Taiwanese computer parts maker Asus obviously didn't get the memo.
Didn't Asus know notebook computers need hard drives? Or that they're supposed to run Windows — and that the pre-loaded software must bloat the boot-up process to the length of a long weekend?
Don't they know you don't just go selling laptops for less than $750 — let alone $400 — unless the hardware has been aged like whisky?
Asustek Computers Inc. went ahead and broke the rules with the Eee PC. And we should all be thankful.
A scrappy, aggressively priced two-pound notebook with a surprisingly broad set of features, the Eee PC is a no-brainer purchase for tech-savvy travelers who want to downsize their luggage at low cost.
It also makes a great gift, at least as practical as Apple Inc.'s iPhone and about the same price.
In the month I've owned an Eee PC, I've used it to watch movies on an airplane, read my favorite blogs and news articles — archived automatically — and update my online calendar while on the road.
Its quick boot-up has made it perfect for writing quick e-mails (and this review) whenever I had a moment of inspiration.
I'm not tossing my larger notebook computer, which I'll continue to use for editing photos and for other tasks that feel constrained on the Eee PC's tiny, 5-inch screen.
But it's hard not to be impressed with a full-service laptop light enough to be carried along with sunscreen and a magazine in a flimsy plastic bag, as I did during a recent trip to Cancun.
As it refines the software and instructions, Asus — better known as the world's largest maker of computer motherboards — could garner a following among mainstream computer users who right now might be puzzled by some of the eccentricities of Linux.
The $400, seven-inch Eee PC is a new entrant in a fast-growing market for ultra-portable PCs.
All such computers, including the Eee PC, require sacrifices. Its keys may seem painfully small. For people used to a desktop or a standard notebook, its screen makes you feel like you've just moved from a McMansion into a studio apartment.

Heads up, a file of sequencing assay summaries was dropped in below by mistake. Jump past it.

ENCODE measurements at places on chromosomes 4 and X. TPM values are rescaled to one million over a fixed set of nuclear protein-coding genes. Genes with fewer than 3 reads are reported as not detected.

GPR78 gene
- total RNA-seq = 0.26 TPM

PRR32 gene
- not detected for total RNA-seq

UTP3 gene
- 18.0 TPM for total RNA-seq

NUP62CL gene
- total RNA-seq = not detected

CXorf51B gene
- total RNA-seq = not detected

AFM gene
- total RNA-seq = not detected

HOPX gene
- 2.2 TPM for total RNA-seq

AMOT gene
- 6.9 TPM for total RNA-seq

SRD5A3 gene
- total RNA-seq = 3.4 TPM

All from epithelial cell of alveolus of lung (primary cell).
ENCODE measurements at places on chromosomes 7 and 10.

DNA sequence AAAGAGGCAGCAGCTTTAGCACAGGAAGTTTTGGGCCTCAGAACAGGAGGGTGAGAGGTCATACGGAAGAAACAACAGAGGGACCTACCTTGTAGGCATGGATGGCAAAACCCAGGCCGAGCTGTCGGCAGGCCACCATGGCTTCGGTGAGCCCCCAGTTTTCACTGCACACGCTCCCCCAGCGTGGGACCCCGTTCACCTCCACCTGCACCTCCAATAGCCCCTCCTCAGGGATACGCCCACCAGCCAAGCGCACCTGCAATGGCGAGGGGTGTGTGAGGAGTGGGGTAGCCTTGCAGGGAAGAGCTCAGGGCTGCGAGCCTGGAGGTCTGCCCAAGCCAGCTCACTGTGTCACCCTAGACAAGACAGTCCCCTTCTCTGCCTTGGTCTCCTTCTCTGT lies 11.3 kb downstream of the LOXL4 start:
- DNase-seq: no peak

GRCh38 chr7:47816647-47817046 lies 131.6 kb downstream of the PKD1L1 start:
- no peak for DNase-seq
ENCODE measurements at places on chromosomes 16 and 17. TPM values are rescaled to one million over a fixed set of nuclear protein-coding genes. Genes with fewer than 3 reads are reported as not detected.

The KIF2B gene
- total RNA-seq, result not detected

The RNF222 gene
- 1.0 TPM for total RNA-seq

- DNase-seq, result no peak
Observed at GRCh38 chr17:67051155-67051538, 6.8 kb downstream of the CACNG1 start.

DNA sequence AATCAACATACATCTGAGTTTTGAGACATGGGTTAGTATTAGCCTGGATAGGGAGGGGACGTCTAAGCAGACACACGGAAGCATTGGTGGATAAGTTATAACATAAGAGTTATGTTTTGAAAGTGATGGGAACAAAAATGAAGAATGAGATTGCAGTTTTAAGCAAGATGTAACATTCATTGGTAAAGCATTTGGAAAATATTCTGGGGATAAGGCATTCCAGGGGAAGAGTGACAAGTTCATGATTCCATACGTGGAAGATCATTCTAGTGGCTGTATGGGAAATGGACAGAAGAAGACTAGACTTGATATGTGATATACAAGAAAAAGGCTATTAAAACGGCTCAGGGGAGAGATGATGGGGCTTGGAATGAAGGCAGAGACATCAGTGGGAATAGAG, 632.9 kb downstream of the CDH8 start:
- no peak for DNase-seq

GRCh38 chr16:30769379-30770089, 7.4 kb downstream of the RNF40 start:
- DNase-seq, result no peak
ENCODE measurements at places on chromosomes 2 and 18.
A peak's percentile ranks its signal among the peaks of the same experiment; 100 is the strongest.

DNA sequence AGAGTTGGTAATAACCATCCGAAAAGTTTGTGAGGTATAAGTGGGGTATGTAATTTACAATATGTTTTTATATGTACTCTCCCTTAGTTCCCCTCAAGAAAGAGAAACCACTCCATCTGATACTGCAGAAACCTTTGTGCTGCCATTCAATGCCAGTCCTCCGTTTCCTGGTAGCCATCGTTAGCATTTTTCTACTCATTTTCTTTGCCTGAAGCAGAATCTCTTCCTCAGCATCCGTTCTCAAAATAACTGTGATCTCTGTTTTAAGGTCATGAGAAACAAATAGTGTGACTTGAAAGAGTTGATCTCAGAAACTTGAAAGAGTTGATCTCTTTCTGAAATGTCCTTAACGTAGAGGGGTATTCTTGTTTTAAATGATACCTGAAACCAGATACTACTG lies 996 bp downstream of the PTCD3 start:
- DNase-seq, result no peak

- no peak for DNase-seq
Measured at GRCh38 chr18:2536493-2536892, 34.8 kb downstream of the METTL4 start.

(Tricks for maximizing screen real estate when Web surfing can be found on the helpful user forum, Eeeuser.com.)
Unencumbered by Windows, the Eee PC boots up so quickly I didn't bother counting the seconds.
Its Wi-Fi chip links with the Web in a flash, and its Webcam — a feature missing from many laptops triple the price — turns it into a video messaging device with the help of eBay Inc.'s Skype, which comes pre-loaded.
There are USB ports for peripherals, a port to connect to a monitor, and — most essentially — a flash-memory slot to expand its meager storage. Battery life is advertised at 3.5 hours.
The Eee PC's custom version of the Linux operating system has a simple user interface that takes some getting used to.
It organizes the software by tabs — Internet, Work, Learn and Play — but many users on the Eee PC forum dislike its look.
An upgrade to a more familiar, Windows-like interface is available in "advanced" mode, which can be activated with a few minutes of careful programming.
(But you'll do that at your peril. On my second day, a badly written command crashed my system. I had to reinstall the original software.)
The Firefox Web browser, Adobe Acrobat Reader and OpenOffice — the open-source equivalent to Microsoft Corp.'s Office — come pre-installed, as do a music player, a video recorder and some addictive games.
Google Docs — an online document suite for storing files remotely and sharing them — is also configured.
Links to Yahoo Mail, Gmail and other e-mail programs are already on the desktop. A messaging program called Pidgin worked with AOL Instant Messenger and Google Talk.
Skype, the voice- and video-calling program, also worked well when I called home from the international airport in Hong Kong.
Users willing to learn a few Linux commands can add the Picasa photo sharing program, Google Earth and Audacity, a free audio editing program beloved by bloggers.
The Eee PC runs quickly, despite a low-power processor. A disk drive made of memory chips is fully functional, but the four gigabytes installed on my model was insufficient for my needs. A memory card I purchased separately for around $30 doubled the space.
The Eee PC's software package leverages recent advancements in open source and online software. It may be hard to believe, but you won't miss Microsoft Word, or Windows, for long.
While much of the computing world was focused on Windows Vista (or spending hours trying to navigate its upgrade process), big software companies were releasing new and upgraded versions of familiar software packages for Linux.
The Eee PC can be retrained to run Windows. But it can feel like a major commitment.
Asus's exhaustive instructions include a 12-step installation, a four-step "optimizing" process and another 25 steps to get the operating system to play nicely with the Eee PC.
(I'm thinking of giving my friends copies of one of the instructions, "Deleting unnecessary Windows components.")
The Eee PC is not easy to find. At a large Manhattan computer store in November, a clerk told me the store was out of stock.
And why wouldn't he? If a $400 PC sat next to higher-priced competitors on the shelf, would so many people spend $2,000?
I made him check the store's inventory in front of me, and there were more than 40 Eee PCs in stock.
Asus, in fact, may have gotten the memo — and shredded it. Even if this Linux PC doesn't become a mainstream hit, rivals are certainly taking notes.